Unless your club or health organization has a specific contractual agreement with a researcher about how the samples are to be managed, there is little you can do should a project fail to materialize or bear fruit.   Use of a DNA bank can prevent this from happening because each researcher will only receive the specific samples required for her project and only after review and approval of a request for those samples.

Improved technology has reduced the need for donation of live animals to research.  However, clinical studies of a particular disease may require participation by live dogs.  Often the dog may remain with its family, making periodic visits to the research site or the office of a cooperating veterinarian.  If the project requires donation of live dogs to the study, the breed club or health organization should know how the animals will participate and what their fates will be upon completion of the project before agreeing to support it.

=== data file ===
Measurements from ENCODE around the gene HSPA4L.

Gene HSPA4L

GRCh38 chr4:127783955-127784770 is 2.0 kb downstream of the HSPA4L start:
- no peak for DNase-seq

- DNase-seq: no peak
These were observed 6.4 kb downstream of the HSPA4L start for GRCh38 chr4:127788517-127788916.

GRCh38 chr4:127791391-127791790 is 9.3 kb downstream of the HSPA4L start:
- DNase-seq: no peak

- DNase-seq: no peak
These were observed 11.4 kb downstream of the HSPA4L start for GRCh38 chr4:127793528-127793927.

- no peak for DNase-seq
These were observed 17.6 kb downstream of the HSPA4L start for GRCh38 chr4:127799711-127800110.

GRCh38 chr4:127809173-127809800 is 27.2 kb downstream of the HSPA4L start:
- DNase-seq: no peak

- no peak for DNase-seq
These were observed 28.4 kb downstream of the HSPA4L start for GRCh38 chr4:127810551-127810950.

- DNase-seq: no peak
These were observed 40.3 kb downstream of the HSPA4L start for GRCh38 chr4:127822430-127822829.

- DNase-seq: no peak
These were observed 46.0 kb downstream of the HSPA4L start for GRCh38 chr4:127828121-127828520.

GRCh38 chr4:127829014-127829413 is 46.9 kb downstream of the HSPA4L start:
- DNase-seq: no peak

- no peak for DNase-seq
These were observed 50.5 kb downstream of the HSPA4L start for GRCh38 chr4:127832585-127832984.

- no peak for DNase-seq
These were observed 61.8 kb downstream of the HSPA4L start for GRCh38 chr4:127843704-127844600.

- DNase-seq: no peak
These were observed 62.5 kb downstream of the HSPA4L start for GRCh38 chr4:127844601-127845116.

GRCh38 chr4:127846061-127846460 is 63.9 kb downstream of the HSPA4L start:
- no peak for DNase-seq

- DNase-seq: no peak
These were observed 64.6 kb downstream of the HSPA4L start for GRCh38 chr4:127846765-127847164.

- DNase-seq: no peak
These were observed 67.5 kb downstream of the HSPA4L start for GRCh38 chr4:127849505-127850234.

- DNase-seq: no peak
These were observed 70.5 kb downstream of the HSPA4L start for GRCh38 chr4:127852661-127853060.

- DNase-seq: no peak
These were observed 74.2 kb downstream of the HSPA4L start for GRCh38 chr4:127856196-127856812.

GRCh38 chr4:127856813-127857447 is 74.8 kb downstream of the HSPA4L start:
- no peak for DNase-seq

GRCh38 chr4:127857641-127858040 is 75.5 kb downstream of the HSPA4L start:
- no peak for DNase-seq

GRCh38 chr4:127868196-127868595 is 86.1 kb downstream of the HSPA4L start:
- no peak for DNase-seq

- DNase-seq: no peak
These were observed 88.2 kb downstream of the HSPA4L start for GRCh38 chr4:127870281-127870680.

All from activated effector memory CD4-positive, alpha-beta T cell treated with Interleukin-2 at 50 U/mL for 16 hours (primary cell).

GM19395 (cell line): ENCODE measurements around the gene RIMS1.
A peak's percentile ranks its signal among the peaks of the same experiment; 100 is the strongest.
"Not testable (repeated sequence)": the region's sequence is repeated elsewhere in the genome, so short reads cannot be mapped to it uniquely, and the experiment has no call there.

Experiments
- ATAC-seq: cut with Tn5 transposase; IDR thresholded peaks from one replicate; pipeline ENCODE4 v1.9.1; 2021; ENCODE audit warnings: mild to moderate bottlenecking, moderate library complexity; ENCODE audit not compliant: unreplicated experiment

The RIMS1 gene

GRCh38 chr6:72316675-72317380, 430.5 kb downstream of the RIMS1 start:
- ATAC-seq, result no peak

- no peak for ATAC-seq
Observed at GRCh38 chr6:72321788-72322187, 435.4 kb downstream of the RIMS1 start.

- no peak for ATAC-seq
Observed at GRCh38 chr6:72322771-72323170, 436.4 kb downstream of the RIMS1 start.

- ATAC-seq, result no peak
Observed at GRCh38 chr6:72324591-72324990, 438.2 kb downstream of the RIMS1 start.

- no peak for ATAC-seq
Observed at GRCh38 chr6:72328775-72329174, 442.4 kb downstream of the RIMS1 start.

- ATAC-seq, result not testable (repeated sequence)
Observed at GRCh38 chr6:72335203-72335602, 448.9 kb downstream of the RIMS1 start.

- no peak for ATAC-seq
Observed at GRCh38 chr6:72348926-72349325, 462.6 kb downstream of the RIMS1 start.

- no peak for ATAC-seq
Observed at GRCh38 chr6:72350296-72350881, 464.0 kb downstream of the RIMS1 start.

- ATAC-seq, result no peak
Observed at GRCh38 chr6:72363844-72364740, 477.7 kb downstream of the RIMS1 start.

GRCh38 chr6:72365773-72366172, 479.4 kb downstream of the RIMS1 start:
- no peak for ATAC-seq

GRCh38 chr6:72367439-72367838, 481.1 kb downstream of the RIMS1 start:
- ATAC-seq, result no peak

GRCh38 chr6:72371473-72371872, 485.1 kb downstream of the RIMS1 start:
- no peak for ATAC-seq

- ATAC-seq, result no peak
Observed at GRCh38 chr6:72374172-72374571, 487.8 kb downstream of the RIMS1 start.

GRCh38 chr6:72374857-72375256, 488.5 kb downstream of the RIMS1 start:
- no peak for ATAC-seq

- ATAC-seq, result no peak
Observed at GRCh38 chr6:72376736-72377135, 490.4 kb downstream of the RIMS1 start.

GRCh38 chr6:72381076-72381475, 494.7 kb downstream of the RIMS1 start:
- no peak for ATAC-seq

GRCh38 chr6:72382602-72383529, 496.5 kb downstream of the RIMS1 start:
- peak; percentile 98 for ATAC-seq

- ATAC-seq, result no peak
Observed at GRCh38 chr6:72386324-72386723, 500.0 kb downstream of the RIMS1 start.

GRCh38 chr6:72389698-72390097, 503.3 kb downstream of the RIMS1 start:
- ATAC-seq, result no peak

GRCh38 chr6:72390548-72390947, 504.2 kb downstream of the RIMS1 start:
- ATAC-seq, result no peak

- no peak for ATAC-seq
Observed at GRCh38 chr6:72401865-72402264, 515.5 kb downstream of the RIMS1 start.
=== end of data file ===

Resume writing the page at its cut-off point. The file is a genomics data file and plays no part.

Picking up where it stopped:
Personnel Management

Like most of us, scientists are usually employees.  They have to answer to superiors who may rearrange their priorities.  They will also have other projects and duties that may take precedence over your breed’s project.

Thanks to the wonder of Internet search engines, it isn’t difficult to learn something about a scientist whose work you may want to support.  You will often find a bio and list of a researcher’s citations (published research) on the website for the university or laboratory where he works.

How long has the researcher been working in the field?  Long experience, including canine projects, is a plus.  However, a young doctoral student or post-doc (someone who has recently completed a PhD but is still studying) may have enthusiasm and a will to prove himself that an older, established researcher may lack.